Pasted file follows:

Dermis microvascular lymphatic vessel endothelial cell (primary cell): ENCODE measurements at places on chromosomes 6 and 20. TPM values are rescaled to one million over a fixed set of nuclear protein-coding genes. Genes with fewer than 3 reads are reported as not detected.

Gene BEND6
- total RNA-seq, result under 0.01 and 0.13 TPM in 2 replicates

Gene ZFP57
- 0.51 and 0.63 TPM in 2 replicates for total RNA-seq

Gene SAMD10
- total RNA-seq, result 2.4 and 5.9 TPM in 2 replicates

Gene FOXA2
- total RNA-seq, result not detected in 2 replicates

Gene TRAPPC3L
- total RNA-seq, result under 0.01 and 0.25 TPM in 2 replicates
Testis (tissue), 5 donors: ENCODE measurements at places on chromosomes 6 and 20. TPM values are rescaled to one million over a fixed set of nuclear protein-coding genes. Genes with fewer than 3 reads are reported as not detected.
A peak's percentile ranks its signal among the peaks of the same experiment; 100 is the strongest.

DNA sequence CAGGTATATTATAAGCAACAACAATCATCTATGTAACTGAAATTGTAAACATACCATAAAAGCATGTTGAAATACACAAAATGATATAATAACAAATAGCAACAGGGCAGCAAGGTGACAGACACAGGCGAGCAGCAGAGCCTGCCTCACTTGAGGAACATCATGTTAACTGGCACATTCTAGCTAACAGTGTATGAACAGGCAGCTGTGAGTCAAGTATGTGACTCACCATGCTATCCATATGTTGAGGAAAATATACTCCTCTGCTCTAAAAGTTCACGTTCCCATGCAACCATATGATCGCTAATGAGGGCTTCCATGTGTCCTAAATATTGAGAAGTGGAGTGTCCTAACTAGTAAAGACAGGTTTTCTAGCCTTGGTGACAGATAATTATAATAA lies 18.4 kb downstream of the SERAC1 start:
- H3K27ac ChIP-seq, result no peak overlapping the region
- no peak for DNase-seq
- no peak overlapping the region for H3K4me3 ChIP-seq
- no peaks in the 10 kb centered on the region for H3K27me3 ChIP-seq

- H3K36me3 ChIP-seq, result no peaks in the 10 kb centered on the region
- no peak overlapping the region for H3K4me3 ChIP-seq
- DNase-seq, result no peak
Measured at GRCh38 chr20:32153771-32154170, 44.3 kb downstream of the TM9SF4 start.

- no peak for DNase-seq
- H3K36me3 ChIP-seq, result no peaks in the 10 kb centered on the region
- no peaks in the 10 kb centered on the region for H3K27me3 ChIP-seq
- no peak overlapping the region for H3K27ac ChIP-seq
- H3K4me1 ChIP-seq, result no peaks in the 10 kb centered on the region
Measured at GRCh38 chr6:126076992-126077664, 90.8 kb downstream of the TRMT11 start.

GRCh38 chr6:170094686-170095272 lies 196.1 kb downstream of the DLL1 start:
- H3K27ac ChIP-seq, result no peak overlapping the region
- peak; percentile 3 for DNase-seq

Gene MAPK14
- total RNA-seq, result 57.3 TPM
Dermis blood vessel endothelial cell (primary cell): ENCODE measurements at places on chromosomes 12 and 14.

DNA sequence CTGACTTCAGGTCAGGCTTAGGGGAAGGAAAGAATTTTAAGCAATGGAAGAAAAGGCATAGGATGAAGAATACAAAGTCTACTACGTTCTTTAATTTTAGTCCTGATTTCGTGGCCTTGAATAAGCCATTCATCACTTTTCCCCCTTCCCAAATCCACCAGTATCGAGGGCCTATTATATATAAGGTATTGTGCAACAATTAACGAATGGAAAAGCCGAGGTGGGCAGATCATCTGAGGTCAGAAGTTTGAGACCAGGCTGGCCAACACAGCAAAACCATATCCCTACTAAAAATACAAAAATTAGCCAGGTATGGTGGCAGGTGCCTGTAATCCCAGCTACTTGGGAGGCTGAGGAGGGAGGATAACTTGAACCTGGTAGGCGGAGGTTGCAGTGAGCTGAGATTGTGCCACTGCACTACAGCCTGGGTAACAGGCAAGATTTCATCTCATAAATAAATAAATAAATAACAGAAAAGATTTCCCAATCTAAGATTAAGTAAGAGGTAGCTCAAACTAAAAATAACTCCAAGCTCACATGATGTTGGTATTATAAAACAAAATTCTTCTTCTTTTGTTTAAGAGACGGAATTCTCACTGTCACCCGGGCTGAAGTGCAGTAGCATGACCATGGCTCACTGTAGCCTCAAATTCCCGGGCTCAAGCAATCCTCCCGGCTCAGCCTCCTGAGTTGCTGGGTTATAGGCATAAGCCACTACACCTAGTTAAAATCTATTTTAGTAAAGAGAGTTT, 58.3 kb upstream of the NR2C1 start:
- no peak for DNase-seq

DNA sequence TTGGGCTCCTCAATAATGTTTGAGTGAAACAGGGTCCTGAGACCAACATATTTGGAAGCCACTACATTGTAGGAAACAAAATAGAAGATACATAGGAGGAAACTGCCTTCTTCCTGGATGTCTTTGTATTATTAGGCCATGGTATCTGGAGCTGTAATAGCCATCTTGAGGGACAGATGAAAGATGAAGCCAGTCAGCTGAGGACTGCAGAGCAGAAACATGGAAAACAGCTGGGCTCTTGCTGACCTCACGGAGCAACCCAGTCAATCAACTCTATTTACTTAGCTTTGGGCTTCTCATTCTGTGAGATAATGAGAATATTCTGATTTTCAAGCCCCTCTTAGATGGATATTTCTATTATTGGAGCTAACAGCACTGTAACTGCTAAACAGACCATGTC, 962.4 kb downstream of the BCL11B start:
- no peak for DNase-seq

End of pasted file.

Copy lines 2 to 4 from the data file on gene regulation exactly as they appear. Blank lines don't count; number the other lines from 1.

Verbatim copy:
Gene BEND6
- total RNA-seq, result under 0.01 and 0.13 TPM in 2 replicates

Gene ZFP57